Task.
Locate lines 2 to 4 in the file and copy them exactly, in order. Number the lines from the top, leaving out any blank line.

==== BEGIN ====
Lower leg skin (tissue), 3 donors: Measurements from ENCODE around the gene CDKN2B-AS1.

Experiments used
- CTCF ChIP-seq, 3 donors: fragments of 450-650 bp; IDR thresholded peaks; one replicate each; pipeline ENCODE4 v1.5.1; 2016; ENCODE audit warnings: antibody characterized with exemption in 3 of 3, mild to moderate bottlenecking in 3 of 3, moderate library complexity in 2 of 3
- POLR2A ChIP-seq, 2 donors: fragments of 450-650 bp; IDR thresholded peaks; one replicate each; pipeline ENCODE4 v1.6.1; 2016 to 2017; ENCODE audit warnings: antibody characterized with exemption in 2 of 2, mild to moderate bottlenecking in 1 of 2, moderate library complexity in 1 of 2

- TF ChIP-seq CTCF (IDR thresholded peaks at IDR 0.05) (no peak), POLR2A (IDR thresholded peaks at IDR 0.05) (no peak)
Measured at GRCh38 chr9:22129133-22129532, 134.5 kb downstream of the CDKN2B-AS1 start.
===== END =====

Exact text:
Experiments used
- CTCF ChIP-seq, 3 donors: fragments of 450-650 bp; IDR thresholded peaks; one replicate each; pipeline ENCODE4 v1.5.1; 2016; ENCODE audit warnings: antibody characterized with exemption in 3 of 3, mild to moderate bottlenecking in 3 of 3, moderate library complexity in 2 of 3
- POLR2A ChIP-seq, 2 donors: fragments of 450-650 bp; IDR thresholded peaks; one replicate each; pipeline ENCODE4 v1.6.1; 2016 to 2017; ENCODE audit warnings: antibody characterized with exemption in 2 of 2, mild to moderate bottlenecking in 1 of 2, moderate library complexity in 1 of 2